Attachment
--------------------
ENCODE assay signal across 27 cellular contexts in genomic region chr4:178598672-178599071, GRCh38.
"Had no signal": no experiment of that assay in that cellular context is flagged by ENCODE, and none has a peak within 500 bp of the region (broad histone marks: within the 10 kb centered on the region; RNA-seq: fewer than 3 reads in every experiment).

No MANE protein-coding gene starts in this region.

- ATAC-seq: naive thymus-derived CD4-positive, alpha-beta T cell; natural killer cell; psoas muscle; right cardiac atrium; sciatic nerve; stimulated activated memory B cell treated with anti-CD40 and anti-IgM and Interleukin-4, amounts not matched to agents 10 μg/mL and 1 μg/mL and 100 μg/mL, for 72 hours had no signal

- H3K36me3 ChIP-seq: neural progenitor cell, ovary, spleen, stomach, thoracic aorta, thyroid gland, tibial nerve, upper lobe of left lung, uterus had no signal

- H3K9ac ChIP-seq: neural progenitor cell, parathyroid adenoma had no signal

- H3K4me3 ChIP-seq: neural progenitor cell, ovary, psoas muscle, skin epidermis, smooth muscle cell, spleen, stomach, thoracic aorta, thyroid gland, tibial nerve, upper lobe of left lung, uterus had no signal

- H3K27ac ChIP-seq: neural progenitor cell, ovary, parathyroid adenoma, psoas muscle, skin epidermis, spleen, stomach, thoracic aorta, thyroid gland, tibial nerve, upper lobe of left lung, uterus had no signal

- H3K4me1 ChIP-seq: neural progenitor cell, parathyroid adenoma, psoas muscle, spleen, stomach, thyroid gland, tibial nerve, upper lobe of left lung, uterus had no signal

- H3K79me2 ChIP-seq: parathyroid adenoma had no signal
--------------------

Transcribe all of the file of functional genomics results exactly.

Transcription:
ENCODE assay signal across 27 cellular contexts in genomic region chr4:178598672-178599071, GRCh38.
"Had no signal": no experiment of that assay in that cellular context is flagged by ENCODE, and none has a peak within 500 bp of the region (broad histone marks: within the 10 kb centered on the region; RNA-seq: fewer than 3 reads in every experiment).

No MANE protein-coding gene starts in this region.

- ATAC-seq: naive thymus-derived CD4-positive, alpha-beta T cell; natural killer cell; psoas muscle; right cardiac atrium; sciatic nerve; stimulated activated memory B cell treated with anti-CD40 and anti-IgM and Interleukin-4, amounts not matched to agents 10 μg/mL and 1 μg/mL and 100 μg/mL, for 72 hours had no signal

- H3K36me3 ChIP-seq: neural progenitor cell, ovary, spleen, stomach, thoracic aorta, thyroid gland, tibial nerve, upper lobe of left lung, uterus had no signal

- H3K9ac ChIP-seq: neural progenitor cell, parathyroid adenoma had no signal

- H3K4me3 ChIP-seq: neural progenitor cell, ovary, psoas muscle, skin epidermis, smooth muscle cell, spleen, stomach, thoracic aorta, thyroid gland, tibial nerve, upper lobe of left lung, uterus had no signal

- H3K27ac ChIP-seq: neural progenitor cell, ovary, parathyroid adenoma, psoas muscle, skin epidermis, spleen, stomach, thoracic aorta, thyroid gland, tibial nerve, upper lobe of left lung, uterus had no signal

- H3K4me1 ChIP-seq: neural progenitor cell, parathyroid adenoma, psoas muscle, spleen, stomach, thyroid gland, tibial nerve, upper lobe of left lung, uterus had no signal

- H3K79me2 ChIP-seq: parathyroid adenoma had no signal